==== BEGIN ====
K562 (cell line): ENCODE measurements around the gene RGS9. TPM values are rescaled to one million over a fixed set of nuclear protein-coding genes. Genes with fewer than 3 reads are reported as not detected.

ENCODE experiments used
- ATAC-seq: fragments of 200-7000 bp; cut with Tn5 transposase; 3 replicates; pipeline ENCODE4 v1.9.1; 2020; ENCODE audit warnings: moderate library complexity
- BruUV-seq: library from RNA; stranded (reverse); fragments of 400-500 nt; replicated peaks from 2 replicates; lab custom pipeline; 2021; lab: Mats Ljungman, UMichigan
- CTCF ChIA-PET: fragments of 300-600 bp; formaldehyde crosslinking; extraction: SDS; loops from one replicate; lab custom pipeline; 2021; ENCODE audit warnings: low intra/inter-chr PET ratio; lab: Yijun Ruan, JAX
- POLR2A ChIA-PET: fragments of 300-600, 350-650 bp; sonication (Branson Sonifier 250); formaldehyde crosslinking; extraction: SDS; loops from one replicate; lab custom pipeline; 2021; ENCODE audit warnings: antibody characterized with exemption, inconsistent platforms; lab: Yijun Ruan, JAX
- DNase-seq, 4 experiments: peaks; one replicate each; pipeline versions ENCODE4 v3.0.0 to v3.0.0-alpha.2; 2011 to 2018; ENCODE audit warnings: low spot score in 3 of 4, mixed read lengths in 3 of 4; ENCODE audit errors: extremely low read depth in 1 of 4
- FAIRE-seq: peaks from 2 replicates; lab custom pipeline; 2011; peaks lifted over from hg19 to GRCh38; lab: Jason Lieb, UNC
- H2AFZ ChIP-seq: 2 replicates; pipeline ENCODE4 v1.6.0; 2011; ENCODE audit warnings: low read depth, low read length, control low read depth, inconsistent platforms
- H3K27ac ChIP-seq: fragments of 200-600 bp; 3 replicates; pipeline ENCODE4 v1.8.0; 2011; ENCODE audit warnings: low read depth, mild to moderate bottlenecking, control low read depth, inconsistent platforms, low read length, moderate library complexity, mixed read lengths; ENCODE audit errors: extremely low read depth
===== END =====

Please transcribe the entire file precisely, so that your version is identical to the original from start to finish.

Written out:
K562 (cell line): ENCODE measurements around the gene RGS9. TPM values are rescaled to one million over a fixed set of nuclear protein-coding genes. Genes with fewer than 3 reads are reported as not detected.

ENCODE experiments used
- ATAC-seq: fragments of 200-7000 bp; cut with Tn5 transposase; 3 replicates; pipeline ENCODE4 v1.9.1; 2020; ENCODE audit warnings: moderate library complexity
- BruUV-seq: library from RNA; stranded (reverse); fragments of 400-500 nt; replicated peaks from 2 replicates; lab custom pipeline; 2021; lab: Mats Ljungman, UMichigan
- CTCF ChIA-PET: fragments of 300-600 bp; formaldehyde crosslinking; extraction: SDS; loops from one replicate; lab custom pipeline; 2021; ENCODE audit warnings: low intra/inter-chr PET ratio; lab: Yijun Ruan, JAX
- POLR2A ChIA-PET: fragments of 300-600, 350-650 bp; sonication (Branson Sonifier 250); formaldehyde crosslinking; extraction: SDS; loops from one replicate; lab custom pipeline; 2021; ENCODE audit warnings: antibody characterized with exemption, inconsistent platforms; lab: Yijun Ruan, JAX
- DNase-seq, 4 experiments: peaks; one replicate each; pipeline versions ENCODE4 v3.0.0 to v3.0.0-alpha.2; 2011 to 2018; ENCODE audit warnings: low spot score in 3 of 4, mixed read lengths in 3 of 4; ENCODE audit errors: extremely low read depth in 1 of 4
- FAIRE-seq: peaks from 2 replicates; lab custom pipeline; 2011; peaks lifted over from hg19 to GRCh38; lab: Jason Lieb, UNC
- H2AFZ ChIP-seq: 2 replicates; pipeline ENCODE4 v1.6.0; 2011; ENCODE audit warnings: low read depth, low read length, control low read depth, inconsistent platforms
- H3K27ac ChIP-seq: fragments of 200-600 bp; 3 replicates; pipeline ENCODE4 v1.8.0; 2011; ENCODE audit warnings: low read depth, mild to moderate bottlenecking, control low read depth, inconsistent platforms, low read length, moderate library complexity, mixed read lengths; ENCODE audit errors: extremely low read depth